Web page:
John Person has spent his career looking for problems. “That’s the kind of stuff that makes engineering fun,” he says. “That’s what design engineers love to do — solve problems.”
This perspective has served Person well. Tangent, the design engineering firm he started with a business partner in 2005, has gone from start-up to enterprise in just eight years. Today, the firm has 16 employees, an international client roster and a 5,500-square-foot office and prototyping facility in northeast Calgary.
Design engineering is a rich field for a man who likes problems. Clients bring their challenges to Tangent, and it’s up to Person’s team to identify the client’s core issues and address them with innovative new concepts and products.
“It’s always a new challenge,” says Person. “Every week we’re looking at something different — a new set of requirements, new expectations.” Each job is also an opportunity to make clients happy. “I really like to please people. So, if I can do a good job and deliver a cool piece of technology that people like, that’s a strong motivation.”
Person completed his master’s degree in biomedical engineering five years before starting Tangent, and the company now has several clients from the medical field. Tangent has worked on concept designs for ambulances with research help from Alberta Health Services and interest from Crestline, the largest ambulance manufacturer in Western Canada. He is developing orthopaedic tools with surgeons at the University of Calgary and computer-assisted surgical tools for Vancouver start-up Traumis Surgical Systems. And Person is developing a positioning robot for large equipment used in the operating room that is supported by the National Research Council of Canada’s Industrial Research Assistance Program.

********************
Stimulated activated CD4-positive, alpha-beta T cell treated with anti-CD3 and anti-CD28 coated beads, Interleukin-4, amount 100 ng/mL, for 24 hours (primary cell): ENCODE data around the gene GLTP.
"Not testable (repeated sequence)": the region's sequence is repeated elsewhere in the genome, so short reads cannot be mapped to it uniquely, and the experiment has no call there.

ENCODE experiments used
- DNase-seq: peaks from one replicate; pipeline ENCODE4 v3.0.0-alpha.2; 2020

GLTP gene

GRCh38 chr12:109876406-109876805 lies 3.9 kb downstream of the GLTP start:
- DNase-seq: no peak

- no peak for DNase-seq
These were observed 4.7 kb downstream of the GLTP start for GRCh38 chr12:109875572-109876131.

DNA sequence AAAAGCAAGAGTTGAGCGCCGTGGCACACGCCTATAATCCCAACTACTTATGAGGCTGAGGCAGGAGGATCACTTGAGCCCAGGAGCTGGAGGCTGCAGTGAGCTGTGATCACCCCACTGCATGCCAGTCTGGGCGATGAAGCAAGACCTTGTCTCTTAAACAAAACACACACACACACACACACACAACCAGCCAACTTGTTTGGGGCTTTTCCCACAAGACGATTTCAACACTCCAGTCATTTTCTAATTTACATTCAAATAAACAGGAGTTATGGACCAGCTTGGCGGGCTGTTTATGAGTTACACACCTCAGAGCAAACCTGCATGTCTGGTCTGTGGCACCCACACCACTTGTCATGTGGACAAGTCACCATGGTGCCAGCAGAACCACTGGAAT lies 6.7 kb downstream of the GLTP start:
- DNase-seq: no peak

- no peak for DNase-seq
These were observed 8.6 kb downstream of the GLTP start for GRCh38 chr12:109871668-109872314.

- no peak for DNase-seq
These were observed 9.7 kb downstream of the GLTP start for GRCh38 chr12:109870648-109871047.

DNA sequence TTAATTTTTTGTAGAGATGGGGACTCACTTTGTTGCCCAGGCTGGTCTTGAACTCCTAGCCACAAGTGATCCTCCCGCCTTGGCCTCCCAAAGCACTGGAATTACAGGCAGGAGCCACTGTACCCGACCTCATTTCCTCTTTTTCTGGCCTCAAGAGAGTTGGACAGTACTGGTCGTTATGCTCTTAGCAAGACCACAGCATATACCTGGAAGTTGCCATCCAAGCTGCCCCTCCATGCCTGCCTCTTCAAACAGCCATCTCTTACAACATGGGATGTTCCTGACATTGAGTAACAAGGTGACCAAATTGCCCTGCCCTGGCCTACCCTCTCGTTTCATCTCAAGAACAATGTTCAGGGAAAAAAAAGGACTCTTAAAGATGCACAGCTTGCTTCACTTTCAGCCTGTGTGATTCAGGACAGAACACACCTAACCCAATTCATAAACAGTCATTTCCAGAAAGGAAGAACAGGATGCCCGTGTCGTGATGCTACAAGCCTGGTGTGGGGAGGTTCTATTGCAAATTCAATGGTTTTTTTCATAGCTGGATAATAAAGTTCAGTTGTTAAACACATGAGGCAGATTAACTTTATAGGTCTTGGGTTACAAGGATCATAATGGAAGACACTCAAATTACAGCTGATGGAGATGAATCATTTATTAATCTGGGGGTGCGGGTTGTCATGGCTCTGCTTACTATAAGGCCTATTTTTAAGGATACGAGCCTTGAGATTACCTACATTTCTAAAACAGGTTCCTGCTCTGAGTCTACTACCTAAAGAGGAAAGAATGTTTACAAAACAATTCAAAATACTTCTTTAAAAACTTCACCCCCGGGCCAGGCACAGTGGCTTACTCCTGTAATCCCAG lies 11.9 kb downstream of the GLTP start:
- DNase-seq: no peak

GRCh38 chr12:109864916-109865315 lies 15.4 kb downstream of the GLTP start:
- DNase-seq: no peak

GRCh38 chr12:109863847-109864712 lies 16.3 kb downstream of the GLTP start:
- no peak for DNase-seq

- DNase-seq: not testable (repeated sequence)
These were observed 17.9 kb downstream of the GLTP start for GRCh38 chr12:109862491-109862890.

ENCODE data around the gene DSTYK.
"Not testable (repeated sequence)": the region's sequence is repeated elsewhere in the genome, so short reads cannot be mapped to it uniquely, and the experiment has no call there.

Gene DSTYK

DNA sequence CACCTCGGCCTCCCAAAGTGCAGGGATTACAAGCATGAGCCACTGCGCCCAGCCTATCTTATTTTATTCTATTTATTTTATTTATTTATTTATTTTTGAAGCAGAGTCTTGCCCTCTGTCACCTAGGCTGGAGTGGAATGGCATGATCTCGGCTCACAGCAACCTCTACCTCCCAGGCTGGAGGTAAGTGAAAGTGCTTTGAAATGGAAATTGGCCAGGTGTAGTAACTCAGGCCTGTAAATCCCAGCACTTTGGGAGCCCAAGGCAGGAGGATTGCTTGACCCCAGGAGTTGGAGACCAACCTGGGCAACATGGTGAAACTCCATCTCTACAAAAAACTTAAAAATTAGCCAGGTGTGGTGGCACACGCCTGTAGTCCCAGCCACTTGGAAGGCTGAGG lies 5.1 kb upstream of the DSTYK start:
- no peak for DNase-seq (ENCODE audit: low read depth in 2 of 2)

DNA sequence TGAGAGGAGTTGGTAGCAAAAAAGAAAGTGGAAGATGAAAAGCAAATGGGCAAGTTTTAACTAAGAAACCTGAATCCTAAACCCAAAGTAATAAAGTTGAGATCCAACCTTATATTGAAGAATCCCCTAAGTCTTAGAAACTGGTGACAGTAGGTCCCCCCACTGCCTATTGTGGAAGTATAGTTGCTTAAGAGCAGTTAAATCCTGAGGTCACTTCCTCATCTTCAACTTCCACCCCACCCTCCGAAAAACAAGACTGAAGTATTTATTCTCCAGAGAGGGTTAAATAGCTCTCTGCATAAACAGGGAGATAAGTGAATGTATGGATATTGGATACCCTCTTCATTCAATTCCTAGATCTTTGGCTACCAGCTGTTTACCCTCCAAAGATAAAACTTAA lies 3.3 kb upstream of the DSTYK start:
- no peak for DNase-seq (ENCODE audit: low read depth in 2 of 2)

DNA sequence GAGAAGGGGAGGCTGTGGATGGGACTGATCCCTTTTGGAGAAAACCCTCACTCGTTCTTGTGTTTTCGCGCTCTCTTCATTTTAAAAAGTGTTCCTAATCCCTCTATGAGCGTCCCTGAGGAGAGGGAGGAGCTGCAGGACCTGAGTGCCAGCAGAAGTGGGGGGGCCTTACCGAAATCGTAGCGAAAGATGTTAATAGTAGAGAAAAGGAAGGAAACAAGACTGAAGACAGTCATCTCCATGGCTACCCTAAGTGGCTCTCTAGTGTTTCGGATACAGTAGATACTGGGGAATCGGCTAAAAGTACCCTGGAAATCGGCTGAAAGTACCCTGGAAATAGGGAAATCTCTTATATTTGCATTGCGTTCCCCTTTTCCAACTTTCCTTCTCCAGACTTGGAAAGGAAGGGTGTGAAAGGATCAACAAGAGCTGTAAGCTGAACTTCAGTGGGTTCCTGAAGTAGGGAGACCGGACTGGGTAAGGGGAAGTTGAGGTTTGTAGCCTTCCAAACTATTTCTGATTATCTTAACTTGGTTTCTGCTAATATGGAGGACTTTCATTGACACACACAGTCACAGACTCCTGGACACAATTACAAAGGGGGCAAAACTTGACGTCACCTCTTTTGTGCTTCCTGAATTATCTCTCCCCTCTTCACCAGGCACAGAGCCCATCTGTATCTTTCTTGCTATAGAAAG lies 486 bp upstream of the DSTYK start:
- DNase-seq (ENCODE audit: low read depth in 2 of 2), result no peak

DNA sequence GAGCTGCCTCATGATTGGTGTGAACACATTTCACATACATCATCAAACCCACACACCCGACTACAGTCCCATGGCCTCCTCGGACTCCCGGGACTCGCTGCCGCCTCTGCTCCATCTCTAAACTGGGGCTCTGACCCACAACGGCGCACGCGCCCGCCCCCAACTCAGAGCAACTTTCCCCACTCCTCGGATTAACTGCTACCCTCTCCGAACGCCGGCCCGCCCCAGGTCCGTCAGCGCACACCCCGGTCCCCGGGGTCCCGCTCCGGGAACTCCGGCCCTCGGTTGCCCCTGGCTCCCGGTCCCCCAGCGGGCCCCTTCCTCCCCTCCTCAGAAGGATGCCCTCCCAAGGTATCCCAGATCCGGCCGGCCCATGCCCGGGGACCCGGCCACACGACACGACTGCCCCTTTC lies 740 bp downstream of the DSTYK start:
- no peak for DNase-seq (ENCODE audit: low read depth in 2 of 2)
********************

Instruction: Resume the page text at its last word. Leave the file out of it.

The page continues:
As the company has grown, so, too, has Person’s role as a mentor. “I try to be open to explaining a situation, because decisions are never black and white,” he says. “I try to be transparent across the board, both with staff and clients.”
Person extends his mentoring role to fourth-year students in the Capstone Engineering project course at both the University of Alberta and at the University of Calgary. Each year, students create a design solution for an actual industry project; Person has been involved as a project sponsor, mentor and judge since 2005.
Person is that rarest of ambitious people — a content one. “Every project is unique and interesting. That’s what I wanted, and that’s what I hoped this would be,” he says. “It’s a fun place to come into every morning, to see what the problem of the day is.”
3 Things About John Person
- John Person has a master’s degree in biomedical engineering, which makes it easier for him to work with medical researchers to create novel equipment.
- He plays trombone and emcees for an 18-piece dance orchestra.
- He did a student internship for Lego System A/S in Denmark.